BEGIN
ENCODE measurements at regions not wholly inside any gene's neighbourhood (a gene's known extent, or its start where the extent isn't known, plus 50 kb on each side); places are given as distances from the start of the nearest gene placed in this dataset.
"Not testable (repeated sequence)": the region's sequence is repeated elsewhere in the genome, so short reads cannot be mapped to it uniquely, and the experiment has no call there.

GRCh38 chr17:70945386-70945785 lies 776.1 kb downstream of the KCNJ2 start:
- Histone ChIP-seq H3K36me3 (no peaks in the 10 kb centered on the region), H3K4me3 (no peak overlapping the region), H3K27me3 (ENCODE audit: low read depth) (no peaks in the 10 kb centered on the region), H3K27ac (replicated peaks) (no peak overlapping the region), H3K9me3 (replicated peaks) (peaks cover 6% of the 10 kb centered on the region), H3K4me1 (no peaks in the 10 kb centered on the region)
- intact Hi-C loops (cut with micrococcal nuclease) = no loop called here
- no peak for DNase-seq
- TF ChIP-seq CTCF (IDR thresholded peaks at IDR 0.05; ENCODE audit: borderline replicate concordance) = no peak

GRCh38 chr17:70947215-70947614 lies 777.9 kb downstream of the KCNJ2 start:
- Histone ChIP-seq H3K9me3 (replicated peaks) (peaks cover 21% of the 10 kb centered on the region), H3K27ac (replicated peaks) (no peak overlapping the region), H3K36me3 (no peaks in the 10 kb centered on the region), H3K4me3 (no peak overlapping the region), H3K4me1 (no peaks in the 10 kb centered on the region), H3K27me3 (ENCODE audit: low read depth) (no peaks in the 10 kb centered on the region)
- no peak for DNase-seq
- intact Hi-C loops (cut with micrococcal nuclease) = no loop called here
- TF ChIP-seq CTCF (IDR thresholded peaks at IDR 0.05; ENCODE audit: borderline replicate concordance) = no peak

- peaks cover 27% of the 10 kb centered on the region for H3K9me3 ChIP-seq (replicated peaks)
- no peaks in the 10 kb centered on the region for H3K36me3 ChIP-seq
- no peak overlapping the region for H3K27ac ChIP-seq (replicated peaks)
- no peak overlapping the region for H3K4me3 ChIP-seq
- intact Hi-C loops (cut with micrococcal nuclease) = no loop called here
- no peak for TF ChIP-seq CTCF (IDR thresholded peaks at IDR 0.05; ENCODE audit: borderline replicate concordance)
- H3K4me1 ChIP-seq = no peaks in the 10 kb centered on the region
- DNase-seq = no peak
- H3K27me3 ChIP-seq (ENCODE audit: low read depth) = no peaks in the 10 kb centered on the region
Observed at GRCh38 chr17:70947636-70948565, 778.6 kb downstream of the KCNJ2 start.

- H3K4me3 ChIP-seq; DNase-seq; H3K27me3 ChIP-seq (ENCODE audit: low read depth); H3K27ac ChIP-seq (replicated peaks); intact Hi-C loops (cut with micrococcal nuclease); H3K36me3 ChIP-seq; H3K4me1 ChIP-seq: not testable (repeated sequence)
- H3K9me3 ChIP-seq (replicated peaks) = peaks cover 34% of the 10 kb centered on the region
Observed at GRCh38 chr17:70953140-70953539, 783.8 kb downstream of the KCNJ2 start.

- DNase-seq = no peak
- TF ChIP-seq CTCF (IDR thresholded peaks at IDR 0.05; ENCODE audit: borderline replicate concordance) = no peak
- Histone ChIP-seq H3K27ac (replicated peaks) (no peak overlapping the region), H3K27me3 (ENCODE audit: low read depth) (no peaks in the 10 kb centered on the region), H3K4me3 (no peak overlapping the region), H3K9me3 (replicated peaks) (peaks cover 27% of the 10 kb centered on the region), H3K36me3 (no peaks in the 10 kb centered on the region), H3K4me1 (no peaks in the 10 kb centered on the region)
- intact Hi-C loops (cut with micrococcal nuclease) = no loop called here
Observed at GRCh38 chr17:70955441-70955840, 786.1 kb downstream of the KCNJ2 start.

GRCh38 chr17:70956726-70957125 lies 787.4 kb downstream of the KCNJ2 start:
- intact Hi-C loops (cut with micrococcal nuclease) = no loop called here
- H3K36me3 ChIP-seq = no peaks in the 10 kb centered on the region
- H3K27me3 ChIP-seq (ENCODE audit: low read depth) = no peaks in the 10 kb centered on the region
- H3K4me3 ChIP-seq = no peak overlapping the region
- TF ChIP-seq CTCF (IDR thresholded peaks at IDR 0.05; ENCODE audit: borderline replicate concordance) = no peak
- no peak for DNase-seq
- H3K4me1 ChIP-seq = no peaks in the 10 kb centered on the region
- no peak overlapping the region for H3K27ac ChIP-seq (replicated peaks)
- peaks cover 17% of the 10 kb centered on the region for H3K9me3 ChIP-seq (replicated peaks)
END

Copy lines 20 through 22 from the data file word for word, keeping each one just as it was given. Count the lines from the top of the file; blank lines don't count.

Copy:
- DNase-seq = no peak
- H3K27me3 ChIP-seq (ENCODE audit: low read depth) = no peaks in the 10 kb centered on the region
Observed at GRCh38 chr17:70947636-70948565, 778.6 kb downstream of the KCNJ2 start.